I recently read a great little book by Wayne Grudem called Business for the Glory of God. It's very short, but it touches on some very important issues for those living in a capitalist society. Where as this book did not contain any earth shattering revelations that morphed my schema or flipped my world on its head, it did contain many key points that I had all but forgotten, never notice or simply ignored with the actual living of my life. If this book didn't already have a subtitle, I would suggest it could be subtitled How to be a Christian Capitalist. Whether that is appealing to you or not, I think it would be a good read for anyone in the business world. I'll take a moment to share my thoughts on the last chapter, "Effect on World Poverty."
I am not suggesting:
- Capitalism is the only system through which a business can glorify God
- Any capitalist business is automatically glorifying God
I am suggesting:
- A business can/should glorify God in whatever system it finds itself
- Capitalism can/should lend itself to that end.
Saving the World
Shortly after introducing the concept of micro-loans and their remarkable benefits on poor areas, Wayne Grudem makes what I would consider to be a bold claim. "I believe the only long-term solution to world poverty is business." I have been involved with several non-profit organizations that have sought to end (or at least dull the effects of) world poverty. The problem is that all the money we give, items we donate and time we volunteer are consumable resources. The money is spent; the items are used, and the time is gone. What poverty needs is productivity.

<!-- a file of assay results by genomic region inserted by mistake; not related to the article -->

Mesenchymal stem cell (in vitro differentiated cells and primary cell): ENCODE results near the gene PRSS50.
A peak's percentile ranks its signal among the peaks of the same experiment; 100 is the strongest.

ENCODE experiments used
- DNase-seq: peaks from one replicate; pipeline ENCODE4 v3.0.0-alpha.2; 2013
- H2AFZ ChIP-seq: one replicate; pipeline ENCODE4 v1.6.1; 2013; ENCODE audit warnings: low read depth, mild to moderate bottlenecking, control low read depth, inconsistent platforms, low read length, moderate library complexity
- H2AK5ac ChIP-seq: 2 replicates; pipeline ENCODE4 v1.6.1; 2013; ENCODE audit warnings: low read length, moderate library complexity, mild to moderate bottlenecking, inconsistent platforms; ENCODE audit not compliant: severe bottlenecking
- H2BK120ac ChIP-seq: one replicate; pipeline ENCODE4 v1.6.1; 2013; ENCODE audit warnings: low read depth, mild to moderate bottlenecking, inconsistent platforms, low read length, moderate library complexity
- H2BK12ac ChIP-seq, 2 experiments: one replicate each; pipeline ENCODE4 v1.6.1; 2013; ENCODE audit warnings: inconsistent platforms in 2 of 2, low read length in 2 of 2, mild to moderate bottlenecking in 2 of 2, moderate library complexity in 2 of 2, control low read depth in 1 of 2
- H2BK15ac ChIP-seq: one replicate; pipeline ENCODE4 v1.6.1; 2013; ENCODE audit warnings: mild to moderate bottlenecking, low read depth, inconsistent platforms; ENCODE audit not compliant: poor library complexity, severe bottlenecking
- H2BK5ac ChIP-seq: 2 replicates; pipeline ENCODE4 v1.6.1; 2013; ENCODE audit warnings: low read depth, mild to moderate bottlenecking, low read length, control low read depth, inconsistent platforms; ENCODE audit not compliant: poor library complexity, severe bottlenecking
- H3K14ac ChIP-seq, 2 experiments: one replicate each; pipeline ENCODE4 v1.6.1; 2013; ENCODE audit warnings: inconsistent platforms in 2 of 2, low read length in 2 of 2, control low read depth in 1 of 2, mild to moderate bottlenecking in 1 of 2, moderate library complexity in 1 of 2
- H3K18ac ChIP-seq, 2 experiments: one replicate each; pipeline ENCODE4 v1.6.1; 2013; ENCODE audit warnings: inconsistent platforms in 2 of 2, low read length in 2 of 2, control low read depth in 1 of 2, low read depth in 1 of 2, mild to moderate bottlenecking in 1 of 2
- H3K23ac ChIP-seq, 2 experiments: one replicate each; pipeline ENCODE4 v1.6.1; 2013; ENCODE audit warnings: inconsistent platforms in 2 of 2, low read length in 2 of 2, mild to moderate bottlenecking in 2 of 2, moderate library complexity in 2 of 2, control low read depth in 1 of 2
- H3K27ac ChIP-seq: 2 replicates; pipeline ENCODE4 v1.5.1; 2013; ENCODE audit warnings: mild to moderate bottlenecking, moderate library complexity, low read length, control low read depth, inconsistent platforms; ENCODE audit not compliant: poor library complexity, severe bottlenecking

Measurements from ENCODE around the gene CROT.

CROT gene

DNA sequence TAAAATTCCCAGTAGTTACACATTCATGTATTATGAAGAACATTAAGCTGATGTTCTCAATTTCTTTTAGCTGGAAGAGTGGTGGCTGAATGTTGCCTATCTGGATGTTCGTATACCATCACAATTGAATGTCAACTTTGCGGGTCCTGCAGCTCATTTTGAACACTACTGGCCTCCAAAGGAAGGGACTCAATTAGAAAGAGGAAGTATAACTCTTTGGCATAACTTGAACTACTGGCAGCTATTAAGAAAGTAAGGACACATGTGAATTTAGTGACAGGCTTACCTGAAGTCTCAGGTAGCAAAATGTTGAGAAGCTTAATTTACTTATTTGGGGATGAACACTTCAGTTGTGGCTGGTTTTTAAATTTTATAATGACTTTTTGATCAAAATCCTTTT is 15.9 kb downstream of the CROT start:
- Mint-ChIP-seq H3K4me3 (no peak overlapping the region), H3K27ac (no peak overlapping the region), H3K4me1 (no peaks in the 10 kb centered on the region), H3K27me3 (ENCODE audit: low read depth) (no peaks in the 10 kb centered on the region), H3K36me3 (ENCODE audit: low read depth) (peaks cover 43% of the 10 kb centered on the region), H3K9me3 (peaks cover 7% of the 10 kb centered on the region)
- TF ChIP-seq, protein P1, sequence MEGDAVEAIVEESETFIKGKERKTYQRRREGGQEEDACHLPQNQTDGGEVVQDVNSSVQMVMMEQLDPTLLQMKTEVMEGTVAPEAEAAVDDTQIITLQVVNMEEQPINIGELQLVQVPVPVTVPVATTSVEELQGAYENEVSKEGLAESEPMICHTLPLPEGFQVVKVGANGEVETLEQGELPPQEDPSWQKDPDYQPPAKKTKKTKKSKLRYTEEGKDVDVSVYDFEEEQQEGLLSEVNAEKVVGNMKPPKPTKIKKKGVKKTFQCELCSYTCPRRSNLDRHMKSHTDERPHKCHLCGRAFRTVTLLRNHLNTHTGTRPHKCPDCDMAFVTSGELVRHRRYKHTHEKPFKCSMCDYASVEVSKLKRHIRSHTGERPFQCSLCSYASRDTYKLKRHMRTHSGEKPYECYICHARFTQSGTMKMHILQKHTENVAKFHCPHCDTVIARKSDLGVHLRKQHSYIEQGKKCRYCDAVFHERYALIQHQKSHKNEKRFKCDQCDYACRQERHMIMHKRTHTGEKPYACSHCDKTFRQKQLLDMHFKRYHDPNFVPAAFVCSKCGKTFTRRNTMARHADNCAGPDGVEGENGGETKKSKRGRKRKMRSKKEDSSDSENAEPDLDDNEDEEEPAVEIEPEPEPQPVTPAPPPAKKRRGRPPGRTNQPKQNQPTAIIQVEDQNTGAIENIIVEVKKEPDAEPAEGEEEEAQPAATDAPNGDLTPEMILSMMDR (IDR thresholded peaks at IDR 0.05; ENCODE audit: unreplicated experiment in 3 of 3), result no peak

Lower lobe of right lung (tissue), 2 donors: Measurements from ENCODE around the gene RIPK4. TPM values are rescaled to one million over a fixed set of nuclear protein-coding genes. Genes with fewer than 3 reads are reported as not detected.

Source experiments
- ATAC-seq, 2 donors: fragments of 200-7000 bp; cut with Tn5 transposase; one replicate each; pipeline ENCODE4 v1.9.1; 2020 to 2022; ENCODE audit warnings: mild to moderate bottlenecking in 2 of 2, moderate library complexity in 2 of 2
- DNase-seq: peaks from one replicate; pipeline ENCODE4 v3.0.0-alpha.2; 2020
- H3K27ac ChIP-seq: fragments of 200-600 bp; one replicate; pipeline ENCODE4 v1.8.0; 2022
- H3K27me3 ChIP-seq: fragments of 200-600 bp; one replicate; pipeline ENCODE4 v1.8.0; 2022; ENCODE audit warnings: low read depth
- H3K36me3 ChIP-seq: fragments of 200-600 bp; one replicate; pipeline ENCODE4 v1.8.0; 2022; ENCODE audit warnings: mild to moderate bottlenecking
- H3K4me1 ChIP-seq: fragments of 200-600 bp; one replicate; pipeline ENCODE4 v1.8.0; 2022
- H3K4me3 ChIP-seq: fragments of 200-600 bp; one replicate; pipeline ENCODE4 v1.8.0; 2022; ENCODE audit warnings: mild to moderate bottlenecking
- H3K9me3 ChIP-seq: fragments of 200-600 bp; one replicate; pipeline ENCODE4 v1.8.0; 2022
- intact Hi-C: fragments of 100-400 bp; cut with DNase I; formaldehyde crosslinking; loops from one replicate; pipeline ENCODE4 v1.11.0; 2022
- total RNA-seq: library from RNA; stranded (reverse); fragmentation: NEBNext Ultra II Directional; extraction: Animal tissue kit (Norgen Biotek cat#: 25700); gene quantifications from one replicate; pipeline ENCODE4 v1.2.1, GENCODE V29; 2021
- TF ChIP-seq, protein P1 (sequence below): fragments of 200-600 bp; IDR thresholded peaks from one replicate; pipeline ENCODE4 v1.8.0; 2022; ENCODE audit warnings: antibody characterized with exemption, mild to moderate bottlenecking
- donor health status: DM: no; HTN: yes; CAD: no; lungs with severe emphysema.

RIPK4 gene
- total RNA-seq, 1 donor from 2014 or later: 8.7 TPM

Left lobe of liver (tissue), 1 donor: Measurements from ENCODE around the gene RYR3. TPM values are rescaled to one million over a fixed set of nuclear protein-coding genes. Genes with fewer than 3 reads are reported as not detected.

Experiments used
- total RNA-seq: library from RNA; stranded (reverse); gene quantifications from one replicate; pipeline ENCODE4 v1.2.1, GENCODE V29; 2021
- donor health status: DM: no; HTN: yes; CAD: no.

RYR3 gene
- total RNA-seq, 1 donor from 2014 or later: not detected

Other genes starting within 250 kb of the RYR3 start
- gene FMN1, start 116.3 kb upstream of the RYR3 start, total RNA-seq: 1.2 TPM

Businesses produce. Businesses produce goods (that the world did not have before hand). Businesses provide income (to both employer and employee). Businesses encourage spending (in turn strengthening other businesses). Our charity is good and nessisary, but it is only the kick-start. Businesses is the alternator that keeps our good going.
What's Taking So Long?
So, if capitalistic businesses are so great, why haven't they saved the world yet? That's a fair question. Some would even say that businesses have been the cause of many ills in the world today. Before I relay Dr. Grudem's reasoning I'd like to point out that the problem doesn't lie in business or the system; it's a people problem. I'm a pacifist, but I understand that the problems of violence in the world don't stem from guns. If we had no guns, none whatsoever, murder would occur by other means. Now, if we could just get people to stop wanting to harm each other, we'd be set. In a similar vein, Dr. Grudem gives three reasons that business does not reach its full potential for good.
- Sinful misuse of business power
- Sub-par governments (be them excessive, weak, repressive or just plain evil)
- Negative attitudes toward business
This final concept is really the preponderance of the entire book. If we view business as something evil we will be reluctant to engage in it, distant when we deal with it, restrictive when we govern it and harsh when we judge it. Take a moment to view business not as some evil monster or even some morally neutral entity. Take a moment to view business as a means of producing goods, benefiting others, providing for those you love and glorifying God though His gifts. When our attitudes toward business change our involvement and our use of business start to change as well.